Last Year: The Nightmare
Horror fans have had a number of asymmetrical multiplayer games to choose from in the past few years, from the procedurally generated killing fields of Dead By Daylight to the iconic Camp Crystal Lake in Friday The 13th. Last Year: The Nightmare (launching exclusively on Discord) joins the fray with tense and stylish five-versus-one matches that faithfully capture the gory kills and cat-and-mouse chases the genre revels in. Unfortunately, Last Year isn’t just late to the party – it’s also underdressed, lacking the depth and variety of content necessary to keep players coming back for the long haul.
Like the other titles of its ilk, Last Year is built on a simple premise: Five students are trapped inside their school by a maniacal killer, and must escape or die trying. Reaching the exit requires the endangered teens to first accomplish a few basic objectives on each map, such as finding gas canisters to fuel a generator or retrieving computer disks to operate an electronic door. They can also increase their chances of success by barricading doors, rescuing killed allies from the closets they respawn in (a mechanic taken straight from Left 4 Dead), and using scavenged scrap to craft class-specific items, such as smoke bombs, flamethrowers, and the almighty football helmet, giving them a little extra incentive to explore and prepare.
The students can’t dillydally, since the pursuing psychopaths have their own tricks. In addition to a character-specific ability such as snagging victims with a throwable hook or smashing through walls like a murderous Kool-Aid Man, each killer can also lay out beartraps, rig crafting materials with poisonous gas, and teleport to new locations when the survivors aren’t looking. This makes the lone player controlling the killer a much more powerful and deadly predator than the students he or she is stalking.
While not particularly original, Last Year’s core formula is still exciting, occasionally delivering genre-perfect jump scares, like when the Slasher shatters through a skylight and plants his axe in a target’s head, or when the Strangler ropes a victim down into a dark vent for a Pennywise-inspired instakill. Each map also ends with its own unique dash to freedom, setting up exciting escapes and heroic sacrifices as the clock runs down. These final races to the exit always provide a satisfying thrill, assuming the survivors live long enough to see them.
Unfortunately, surviving comes with quite the learning curve. Last Year features no tutorial or ability to practice with the characters, so you’re forced to learn on the job during your first several matches. In addition to getting a handle on the unique ability and crafting items of the different classes, knowing the routes, bottlenecks, and shortcuts of each map is also vitally important. As such, newcomers are a serious drag on experienced teams, which isn’t fun for anyone. The same is doubly true for playing as the killer. Expect to serve up lopsided victories to well-coordinated teams as you learn when and where to engage players and how best to use your abilities. Playing as the solo player in five-versus-one games is always a stressful affair, and Last Year’s total lack of onboarding doesn’t help.
While Last Year’s learning curve can be overcome with time, you will likely have grown tired of the game’s limited content by the time you get good. Last Year currently only features one mode, three maps, and three monsters to choose from, allowing you to see and do pretty much everything in an afternoon. The complete lack of progression (outside of some rudimentary leaderboards) also leaves little incentive to keep coming back. Like with many multiplayer games, Elastic Games plans to provide a steady stream of content updates to players, but the game is starting well behind contemporaries like Dead By Daylight and Friday The 13th.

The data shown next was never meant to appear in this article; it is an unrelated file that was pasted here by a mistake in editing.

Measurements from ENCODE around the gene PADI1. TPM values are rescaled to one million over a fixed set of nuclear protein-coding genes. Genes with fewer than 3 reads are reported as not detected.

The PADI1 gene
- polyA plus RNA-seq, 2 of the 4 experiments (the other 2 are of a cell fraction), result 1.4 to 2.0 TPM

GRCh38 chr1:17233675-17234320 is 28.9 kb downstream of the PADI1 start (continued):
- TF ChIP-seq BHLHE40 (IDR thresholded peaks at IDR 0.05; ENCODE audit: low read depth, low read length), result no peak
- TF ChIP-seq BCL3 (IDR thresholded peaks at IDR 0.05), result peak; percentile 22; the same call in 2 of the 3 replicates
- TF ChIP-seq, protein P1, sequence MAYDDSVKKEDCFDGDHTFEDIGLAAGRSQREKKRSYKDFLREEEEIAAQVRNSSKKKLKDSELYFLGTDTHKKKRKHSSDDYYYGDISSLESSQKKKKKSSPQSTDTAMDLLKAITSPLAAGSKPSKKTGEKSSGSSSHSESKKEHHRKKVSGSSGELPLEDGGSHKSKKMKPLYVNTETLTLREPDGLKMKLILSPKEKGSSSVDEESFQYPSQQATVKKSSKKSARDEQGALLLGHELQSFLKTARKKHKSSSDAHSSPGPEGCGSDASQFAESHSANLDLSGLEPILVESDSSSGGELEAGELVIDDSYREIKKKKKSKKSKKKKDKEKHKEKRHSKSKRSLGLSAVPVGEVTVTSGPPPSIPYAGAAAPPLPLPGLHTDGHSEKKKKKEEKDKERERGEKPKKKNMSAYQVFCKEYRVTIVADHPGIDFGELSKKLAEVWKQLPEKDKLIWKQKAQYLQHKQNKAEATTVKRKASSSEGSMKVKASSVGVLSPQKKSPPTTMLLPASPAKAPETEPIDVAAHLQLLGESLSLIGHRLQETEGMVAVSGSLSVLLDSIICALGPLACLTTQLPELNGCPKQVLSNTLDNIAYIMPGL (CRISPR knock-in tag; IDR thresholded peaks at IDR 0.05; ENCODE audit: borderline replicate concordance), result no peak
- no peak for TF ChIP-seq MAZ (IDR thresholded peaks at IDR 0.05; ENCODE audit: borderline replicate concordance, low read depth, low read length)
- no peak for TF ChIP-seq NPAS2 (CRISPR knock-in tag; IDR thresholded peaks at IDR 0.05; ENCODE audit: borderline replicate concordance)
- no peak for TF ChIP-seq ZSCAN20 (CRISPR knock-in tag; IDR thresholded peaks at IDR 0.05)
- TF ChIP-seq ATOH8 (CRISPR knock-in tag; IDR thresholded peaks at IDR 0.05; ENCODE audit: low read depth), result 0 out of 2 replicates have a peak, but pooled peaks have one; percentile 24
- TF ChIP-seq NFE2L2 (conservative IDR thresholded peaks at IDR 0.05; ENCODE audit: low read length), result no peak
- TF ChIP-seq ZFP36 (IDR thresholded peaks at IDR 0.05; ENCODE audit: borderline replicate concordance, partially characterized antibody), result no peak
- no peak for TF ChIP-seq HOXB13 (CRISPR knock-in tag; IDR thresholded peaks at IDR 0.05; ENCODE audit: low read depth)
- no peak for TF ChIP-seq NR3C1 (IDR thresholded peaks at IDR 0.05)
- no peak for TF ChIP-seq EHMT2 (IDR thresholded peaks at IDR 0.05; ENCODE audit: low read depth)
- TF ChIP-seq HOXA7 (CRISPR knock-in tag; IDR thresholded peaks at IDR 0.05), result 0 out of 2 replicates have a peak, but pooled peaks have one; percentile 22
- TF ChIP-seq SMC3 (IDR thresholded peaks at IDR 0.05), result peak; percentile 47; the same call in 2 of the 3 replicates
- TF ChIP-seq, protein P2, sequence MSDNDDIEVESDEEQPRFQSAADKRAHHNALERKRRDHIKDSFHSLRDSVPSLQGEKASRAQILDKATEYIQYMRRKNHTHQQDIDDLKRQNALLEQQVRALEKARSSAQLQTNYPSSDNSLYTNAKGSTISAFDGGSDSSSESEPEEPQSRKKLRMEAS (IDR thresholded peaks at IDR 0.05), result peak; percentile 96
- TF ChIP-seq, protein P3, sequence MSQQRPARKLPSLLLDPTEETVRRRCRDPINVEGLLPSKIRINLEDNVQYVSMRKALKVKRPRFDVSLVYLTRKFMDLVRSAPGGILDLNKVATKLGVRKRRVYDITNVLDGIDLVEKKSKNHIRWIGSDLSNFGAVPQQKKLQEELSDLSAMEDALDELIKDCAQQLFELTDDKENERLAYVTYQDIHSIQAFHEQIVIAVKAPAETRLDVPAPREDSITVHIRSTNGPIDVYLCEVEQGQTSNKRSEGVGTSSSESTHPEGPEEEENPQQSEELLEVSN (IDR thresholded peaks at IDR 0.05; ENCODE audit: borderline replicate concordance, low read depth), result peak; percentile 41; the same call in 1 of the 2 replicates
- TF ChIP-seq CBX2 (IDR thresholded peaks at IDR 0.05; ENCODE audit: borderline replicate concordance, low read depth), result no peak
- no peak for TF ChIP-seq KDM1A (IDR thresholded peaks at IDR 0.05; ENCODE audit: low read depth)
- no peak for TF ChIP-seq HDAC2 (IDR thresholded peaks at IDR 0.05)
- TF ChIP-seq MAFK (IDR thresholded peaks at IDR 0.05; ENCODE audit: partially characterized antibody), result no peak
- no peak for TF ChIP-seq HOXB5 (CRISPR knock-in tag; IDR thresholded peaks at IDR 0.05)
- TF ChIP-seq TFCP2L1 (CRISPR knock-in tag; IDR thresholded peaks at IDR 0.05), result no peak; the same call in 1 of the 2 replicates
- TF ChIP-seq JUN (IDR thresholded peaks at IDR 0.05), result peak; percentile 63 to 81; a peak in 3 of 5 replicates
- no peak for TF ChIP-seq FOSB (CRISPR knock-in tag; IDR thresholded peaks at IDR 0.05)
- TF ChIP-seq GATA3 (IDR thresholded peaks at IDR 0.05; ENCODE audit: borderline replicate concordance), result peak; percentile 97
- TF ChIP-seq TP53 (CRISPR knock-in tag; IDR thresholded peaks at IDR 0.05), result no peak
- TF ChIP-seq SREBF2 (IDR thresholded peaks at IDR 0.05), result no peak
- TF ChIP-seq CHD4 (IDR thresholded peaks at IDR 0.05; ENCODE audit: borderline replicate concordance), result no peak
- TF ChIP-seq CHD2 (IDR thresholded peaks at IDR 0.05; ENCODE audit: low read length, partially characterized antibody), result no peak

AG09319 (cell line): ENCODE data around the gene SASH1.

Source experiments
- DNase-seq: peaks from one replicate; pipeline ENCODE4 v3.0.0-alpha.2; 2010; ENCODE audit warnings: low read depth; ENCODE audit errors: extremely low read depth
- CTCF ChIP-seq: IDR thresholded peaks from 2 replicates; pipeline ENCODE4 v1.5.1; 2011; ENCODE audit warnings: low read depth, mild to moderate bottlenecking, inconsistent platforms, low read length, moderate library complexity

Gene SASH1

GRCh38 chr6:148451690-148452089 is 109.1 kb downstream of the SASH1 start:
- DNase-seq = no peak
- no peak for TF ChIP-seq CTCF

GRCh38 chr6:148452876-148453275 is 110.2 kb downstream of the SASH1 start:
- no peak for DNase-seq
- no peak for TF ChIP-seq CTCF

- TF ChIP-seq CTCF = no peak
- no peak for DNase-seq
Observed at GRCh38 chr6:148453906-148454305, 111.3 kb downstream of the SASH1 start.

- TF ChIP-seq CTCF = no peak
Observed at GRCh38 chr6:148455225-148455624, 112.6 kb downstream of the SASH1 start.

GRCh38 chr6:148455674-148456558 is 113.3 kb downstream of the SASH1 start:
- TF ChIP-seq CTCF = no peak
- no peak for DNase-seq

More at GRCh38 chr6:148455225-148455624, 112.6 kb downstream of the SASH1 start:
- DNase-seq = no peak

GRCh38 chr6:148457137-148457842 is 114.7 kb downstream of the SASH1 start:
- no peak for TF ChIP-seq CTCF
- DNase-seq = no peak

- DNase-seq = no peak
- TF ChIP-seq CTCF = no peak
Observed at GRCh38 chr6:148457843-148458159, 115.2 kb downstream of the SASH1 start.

Playing as the survivors is heavily dependent on communicating and coordinating with your team to stay ahead of the attacker. Being on mic is a virtual necessity; you can’t just forgo voice chat entirely and expect to fare well. The random strangers I was paired up with (and forced to listen to) had a huge impact on my enjoyment from match to match. Landing on a friendly team makes all the difference for newcomers, but is far from guaranteed given how small the playerbase is at this point, which isn’t exactly a great sign for the game’s future in its own right. Muting offensive players is an easy enough option, but unless you’re the killer, you are handicapping yourself more than most games every time you silence a teammate – even if they really deserve it.
In addition to a crazed killer, players must also currently face a number of bugs and balancing issues. In one match, I crafted a helmet only to have it hover directly in front of my face, completely obscuring my view for the remainder of the match (which didn’t last long, as I blindly walked off some scaffolding a few minutes later). Balancing issues like the overpowered taser and the uphill battle killers face on the library level are common topics of complaint in group chat, as are connection problems and lag. So far, updates have been sparse since launch, which raises serious questions about whether the small developer can deliver on the loftier promise of providing new maps, killers, game modes, and more as part of its “evergreen content strategy.”
Every match of Last Year begins with a cutscene of the students poring over a blueprint of their escape, a rudimentary roadmap of the adventure to come. At this point, that feels like the development stage Last Year is currently at. The core gameplay offers moments of undeniable excitement, but without more depth, variety, and some sense of progression, Last Year won’t survive long against the competition.
Last Year's five-versus-one matches deliver plenty of thrills, but the game needs more content to keep players coming back.